Heroin is a highly addictive drug that is difficult to detox or withdraw from due to the strong cravings it elicits in people who are addicted to it. As an opiate, heroin works on receptors in the brain that relieve pain as well as create a sense of euphoria for the person using it. Repeated use of heroin causes a person to build up a tolerance to the drug and their brain becomes used to having the substance present. As a result, when a person tries to quit, they will experience withdrawal symptoms that can range from mild to severe. The following are some heroin withdrawal symptoms that a person should be aware of when they go through heroin detox. Fortunately, there are many available treatments to help a person with heroin detox.
Heroin withdrawals tend to occur in phases. A person will usually start to experience symptoms about 12 hours after they last used heroin. The early withdrawal symptoms associated with heroin abuse include anxiety, muscle aching, difficulty sleeping, runny nose, sweating, and yawning. Usually heroin withdrawal symptoms peak at about two to three days after a person stopped using heroin. The most acute symptoms usually subside or reduce about seven days after a person stops using heroin.
The later symptoms associated with heroin withdrawal include:
Some people liken heroin withdrawal to a flu that can be moderate or severe. Sometimes the most difficult symptom to navigate is the psychological cravings for heroin.
While heroin withdrawal symptoms are uncomfortable, they are not usually deadly. The greatest risk to a person is that they may try to resume heroin use by using a larger-than-normal dose of heroin. This can result in overdose, which can be deadly.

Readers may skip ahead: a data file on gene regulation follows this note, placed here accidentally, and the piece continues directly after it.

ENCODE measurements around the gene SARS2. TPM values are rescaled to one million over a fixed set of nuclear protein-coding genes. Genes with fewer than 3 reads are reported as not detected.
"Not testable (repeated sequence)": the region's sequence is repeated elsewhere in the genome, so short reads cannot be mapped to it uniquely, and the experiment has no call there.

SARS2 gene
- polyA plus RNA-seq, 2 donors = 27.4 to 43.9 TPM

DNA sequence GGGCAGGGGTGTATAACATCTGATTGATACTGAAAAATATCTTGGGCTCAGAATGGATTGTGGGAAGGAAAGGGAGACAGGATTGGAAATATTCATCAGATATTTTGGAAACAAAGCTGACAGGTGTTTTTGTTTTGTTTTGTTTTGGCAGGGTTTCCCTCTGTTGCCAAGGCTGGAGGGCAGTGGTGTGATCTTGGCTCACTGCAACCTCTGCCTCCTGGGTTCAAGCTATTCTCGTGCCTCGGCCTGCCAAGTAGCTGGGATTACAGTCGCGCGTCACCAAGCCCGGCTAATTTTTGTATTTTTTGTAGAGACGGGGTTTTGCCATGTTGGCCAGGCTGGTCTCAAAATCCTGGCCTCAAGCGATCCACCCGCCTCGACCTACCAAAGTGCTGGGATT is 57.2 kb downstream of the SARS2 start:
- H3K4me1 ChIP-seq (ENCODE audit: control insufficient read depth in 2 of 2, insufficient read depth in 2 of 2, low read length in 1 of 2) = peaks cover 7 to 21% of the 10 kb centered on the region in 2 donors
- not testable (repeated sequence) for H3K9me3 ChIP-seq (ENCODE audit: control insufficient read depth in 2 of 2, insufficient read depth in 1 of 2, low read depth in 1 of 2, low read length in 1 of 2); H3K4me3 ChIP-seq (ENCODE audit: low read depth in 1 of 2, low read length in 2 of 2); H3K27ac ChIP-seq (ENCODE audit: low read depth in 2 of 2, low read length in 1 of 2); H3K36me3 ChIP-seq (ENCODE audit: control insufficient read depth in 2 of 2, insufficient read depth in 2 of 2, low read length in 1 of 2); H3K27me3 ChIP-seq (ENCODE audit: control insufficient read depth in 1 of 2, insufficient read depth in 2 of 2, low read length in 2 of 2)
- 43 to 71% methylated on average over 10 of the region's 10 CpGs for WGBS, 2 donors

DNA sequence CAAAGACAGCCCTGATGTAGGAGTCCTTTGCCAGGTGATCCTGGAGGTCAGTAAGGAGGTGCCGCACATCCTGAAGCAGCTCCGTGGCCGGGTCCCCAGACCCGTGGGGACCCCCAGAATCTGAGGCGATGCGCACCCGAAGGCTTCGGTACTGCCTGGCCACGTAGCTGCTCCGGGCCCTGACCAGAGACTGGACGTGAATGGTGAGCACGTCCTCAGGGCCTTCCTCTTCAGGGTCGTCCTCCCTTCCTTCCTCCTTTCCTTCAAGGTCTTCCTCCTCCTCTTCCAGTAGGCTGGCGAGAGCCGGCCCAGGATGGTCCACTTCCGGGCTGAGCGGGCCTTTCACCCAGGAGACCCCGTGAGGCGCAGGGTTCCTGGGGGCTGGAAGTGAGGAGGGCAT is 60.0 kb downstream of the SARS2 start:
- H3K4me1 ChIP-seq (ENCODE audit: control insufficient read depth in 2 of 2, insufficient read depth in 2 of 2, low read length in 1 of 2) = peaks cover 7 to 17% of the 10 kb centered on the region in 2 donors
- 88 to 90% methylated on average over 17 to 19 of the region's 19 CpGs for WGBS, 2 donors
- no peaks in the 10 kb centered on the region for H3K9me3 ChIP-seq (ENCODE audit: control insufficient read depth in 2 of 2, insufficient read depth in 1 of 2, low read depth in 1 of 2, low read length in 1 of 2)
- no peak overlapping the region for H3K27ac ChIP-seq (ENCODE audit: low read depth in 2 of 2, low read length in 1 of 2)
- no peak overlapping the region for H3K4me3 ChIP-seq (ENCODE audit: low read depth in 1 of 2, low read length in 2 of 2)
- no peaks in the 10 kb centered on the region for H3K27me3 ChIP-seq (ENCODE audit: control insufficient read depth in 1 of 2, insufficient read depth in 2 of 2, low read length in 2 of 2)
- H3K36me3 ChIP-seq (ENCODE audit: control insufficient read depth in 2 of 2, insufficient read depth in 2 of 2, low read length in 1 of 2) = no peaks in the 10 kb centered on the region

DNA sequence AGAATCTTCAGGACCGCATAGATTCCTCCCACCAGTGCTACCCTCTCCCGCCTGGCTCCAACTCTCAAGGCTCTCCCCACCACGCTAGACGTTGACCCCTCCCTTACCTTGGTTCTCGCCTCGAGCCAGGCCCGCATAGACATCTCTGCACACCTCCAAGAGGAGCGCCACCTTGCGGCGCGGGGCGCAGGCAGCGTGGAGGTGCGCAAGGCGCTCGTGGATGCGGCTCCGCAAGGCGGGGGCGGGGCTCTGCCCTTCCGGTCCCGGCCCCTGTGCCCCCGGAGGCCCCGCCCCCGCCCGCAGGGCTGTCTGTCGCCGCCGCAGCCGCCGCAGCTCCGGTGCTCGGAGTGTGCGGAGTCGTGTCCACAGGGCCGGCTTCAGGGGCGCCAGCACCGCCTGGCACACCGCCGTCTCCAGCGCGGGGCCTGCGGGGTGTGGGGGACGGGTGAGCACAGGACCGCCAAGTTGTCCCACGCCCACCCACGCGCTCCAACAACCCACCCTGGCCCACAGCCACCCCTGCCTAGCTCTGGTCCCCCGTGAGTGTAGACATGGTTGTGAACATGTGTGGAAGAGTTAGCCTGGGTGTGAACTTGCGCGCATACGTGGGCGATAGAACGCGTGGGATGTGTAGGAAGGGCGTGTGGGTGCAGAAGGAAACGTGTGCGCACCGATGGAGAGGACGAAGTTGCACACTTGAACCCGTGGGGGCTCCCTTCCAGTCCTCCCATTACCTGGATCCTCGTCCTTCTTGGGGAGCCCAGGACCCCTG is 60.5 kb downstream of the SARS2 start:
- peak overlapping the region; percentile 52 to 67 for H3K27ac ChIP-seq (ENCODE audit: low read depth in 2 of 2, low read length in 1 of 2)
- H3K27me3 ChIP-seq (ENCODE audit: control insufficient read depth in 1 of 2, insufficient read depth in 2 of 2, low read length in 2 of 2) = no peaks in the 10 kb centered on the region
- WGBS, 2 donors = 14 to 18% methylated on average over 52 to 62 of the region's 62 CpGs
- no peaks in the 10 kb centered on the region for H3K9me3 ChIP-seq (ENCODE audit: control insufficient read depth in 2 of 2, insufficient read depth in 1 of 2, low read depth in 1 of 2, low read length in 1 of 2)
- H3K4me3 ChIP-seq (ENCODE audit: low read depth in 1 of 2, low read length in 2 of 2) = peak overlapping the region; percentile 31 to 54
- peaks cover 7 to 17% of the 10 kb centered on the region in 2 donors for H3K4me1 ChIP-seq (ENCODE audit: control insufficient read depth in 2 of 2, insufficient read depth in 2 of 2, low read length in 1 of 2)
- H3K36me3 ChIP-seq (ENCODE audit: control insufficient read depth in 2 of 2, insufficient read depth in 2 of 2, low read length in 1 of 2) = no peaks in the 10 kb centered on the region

A person may still experience symptoms associated with withdrawal after they stop using heroin. Examples of these symptoms may include anxiety, feeling tired, or lack of motivation. These are known as post-acute withdrawal symptoms. They can last for anywhere from months to years after a person stops abusing heroin. However, these symptoms are very little compared to the dangers of continued heroin abuse.
A person can choose from inpatient and outpatient treatment options for heroin detox. Inpatient treatment involves staying at a drug treatment facility. Services in an inpatient facility include medical monitoring around the clock, medication administration, and behavioral counseling. Those who are heavy or long-term users of heroin are more likely to benefit from inpatient treatment.
Outpatient treatment involves going to a treatment facility during the day to receive similar services as inpatient treatments. Examples of these services include medication administration and management. Outpatient treatment is usually recommended for newer heroin users or for those who are expected to experience mild to moderate withdrawal symptoms. If a person is unsure the best detox option for them, it is important that they talk to a rehabilitation facility to determine the most effective treatment.
Fortunately, there are many available treatments for a person going through heroin detox. Some people may choose to take medications that reduce the incidence of withdrawal symptoms. Examples of these medicines include methadone and Suboxone. These opiate withdrawal remedies can work on the same opiate receptors as heroin, but they do not cause the same euphoria. As a result, a person may not experience the same strong cravings and withdrawal symptoms they commonly do when a person does not take medications for withdrawals.